Cooking seasonally makes sense for most of the contiguous U.S. In winter, it’s soups and casseroles, meaty roasts and indulgent desserts. Spring gives way to lighter, pan-seared specialties and the first precious stalks of asparagus, ramps and other harbingers of warmer weather to come. Summer is all about grilling, salads and copious amounts of uber-sweet, at-their-peak fruit. And fall, beckons with braises, stews and every form of pumpkin known to man. Yes, cooking for the seasons is a perfectly reasonable thing to do, unless you live here.
It’s true because as I write this it’s 88° outside. Nowhere close to being seasonal fall weather. That’s what you get for living in the tropics. I read in the newspaper that this area shouldn’t expect to see temperature readings below 60° until mid-November. With forecasts like that, it’s a wonder we ever have any hearty, stick-to-your-rib meals down here.
If I truly cooked according to South Florida’s seasons — this would be nothing but a grilling and salad site, with two or three soups thrown in for those days when we have to wear long sleeves and our winter sandals (which cover slightly more of the foot than the summer variety – LOL!)
Anyway, I feel no such compunction to wait for the thermometer to tell me what I can and can’t eat. So here goes – simply mouthwatering, wine-braised veal shanks cooked with onions, carrots, mushrooms and about 2 whole heads of garlic! I know! YUM!
My Grandad was not a fan of garlic — rather he despised it and wouldn’t touch any food containing it — which was a challenge for my Mom who used fresh garlic in everything except her breakfast cereal! But the garlic in this recipe is blanched before adding it to the braise, which takes all the sharpness away and yields a sweet, nutty flavor that will make you and your diners hunt for every last clove in the pot!
For those of you suffering the heat and humidity of a South Florida October, turn down your A/C and make this ode-to-fall. The rest of you — can just enjoy it!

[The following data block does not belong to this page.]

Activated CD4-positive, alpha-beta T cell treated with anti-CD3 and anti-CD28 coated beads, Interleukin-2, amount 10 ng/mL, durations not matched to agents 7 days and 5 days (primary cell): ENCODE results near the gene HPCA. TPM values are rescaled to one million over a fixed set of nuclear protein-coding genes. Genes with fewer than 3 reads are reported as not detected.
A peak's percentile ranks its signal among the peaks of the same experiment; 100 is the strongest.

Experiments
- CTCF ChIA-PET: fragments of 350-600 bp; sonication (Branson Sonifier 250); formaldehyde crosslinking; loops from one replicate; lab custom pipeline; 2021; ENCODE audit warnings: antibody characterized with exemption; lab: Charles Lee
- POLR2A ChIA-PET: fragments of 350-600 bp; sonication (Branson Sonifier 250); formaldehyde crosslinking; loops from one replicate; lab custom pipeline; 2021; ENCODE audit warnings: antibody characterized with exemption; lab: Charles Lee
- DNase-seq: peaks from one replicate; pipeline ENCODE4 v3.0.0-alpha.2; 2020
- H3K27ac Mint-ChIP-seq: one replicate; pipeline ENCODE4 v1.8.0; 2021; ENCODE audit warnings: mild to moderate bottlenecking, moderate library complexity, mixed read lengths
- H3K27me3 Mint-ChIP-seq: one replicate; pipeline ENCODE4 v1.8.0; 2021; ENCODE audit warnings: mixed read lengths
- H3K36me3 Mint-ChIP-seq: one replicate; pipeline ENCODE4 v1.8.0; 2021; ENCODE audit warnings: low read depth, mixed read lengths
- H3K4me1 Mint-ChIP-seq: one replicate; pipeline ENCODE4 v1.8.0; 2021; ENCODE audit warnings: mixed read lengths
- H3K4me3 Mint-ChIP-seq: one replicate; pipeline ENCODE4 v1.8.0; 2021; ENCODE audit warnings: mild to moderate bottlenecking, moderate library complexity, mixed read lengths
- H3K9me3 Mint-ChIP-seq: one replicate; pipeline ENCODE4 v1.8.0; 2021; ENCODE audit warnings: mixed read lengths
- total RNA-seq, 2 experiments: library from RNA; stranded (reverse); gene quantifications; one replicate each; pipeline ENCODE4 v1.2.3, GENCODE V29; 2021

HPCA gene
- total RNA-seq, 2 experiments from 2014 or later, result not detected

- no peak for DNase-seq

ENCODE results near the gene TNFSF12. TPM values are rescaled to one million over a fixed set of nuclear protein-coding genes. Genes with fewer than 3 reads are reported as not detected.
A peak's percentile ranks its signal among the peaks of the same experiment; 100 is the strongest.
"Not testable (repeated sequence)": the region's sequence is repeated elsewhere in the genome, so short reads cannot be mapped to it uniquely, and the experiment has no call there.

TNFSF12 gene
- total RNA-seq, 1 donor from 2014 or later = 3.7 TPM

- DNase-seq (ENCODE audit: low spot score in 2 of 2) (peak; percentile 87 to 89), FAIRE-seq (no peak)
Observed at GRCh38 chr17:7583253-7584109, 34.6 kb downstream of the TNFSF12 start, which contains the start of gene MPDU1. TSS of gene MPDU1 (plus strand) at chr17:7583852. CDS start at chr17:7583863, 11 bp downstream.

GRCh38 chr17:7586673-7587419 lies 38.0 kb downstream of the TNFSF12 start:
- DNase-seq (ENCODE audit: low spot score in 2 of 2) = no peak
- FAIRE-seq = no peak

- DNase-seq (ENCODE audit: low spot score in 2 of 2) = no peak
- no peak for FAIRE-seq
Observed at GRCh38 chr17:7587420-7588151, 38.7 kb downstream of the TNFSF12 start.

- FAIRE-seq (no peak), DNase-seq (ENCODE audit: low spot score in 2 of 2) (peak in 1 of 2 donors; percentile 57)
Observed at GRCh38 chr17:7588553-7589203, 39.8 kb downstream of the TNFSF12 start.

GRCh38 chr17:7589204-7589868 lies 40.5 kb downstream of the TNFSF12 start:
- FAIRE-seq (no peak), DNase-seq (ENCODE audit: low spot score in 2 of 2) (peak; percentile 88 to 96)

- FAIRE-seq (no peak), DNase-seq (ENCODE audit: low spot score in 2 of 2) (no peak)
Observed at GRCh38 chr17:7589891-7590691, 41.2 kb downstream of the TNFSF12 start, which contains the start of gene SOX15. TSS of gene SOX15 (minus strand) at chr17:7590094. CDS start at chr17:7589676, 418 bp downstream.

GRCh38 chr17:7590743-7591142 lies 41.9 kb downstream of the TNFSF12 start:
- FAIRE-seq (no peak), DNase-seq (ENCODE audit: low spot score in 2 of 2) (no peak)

- 2 heads garlic
- 4 tablespoons olive oil, divided
- 1 medium onion, peeled, halved and thinly sliced vertically.
- 3 carrots, peeled
- 2 stalks celery, diced
- 3 pounds veal shanks (about 4 shanks)
- 1 1/4 teaspoons kosher salt
- 1/2 teaspoon black pepper
- 10 ounces cremini mushrooms, sliced
- 2 sprigs fresh rosemary
- 4 sprigs fresh thyme
- 3 sprigs fresh oregano
- 1 cup veal or beef broth
- 1 cup dry red wine (I used a Cabernet Sauvignon)
- 2 tablespoons tomato paste
- Preheat the oven to 300°.
- Bring a small saucepan of water to a boil. Break apart the garlic cloves and add them to the boiling water and cook for 1-2 minutes. Drain the garlic and peel the cloves, discarding the skins.
- Set the garlic aside.
- Tie the herbs in a tight bundle using kitchen string and set aside.
- Pat the veal dry and sprinkle both sides with 1 teaspoon salt and the pepper. Heat 1 tablespoon of olive oil in a large dutch oven over medium high heat. Carefully add the veal and brown for 3-4 minutes on each side, turning with a pair of kitchen tongs. Transfer the veal to a large plate or platter.
- Add another tablespoon of olive oil to the dutch oven and saute the carrots, celery and onion for 2-3 minutes or until tender. Transfer the vegetables to a small bowl. If the pan is dry, add a little more olive oil to it and add the garlic. Cook the garlic for 3-4 minutes, or until it starts to take on some color. Transfer the garlic to the bowl of vegetables. Add the mushrooms to the pan and sprinkle with a 1/4 teaspoon kosher salt. Stir the mushrooms and fit the lid on tightly. Cook mushrooms for 1-2 minutes until they give up their liquid and begin to brown. Transfer the mushrooms to the vegetable bowl.
- Add the wine to the pot and bring to a boil, reduce the heat to a simmer and continue stirring and scraping the bottom of the pot to loosen the fond. Simmer for one minute, then add the broth and tomato paste, stirring until the tomato paste is evenly incorporated into the sauce.
- Add the vegetables and the herbs to the pot. Transfer the veal shanks to the pot, arranging them snugly into the broth with the vegetables. Add any accumulated juices from the plate. Cover and bring just to the boiling point, then transfer the covered pot to the oven and braise for 2 hours or until the shanks are tender.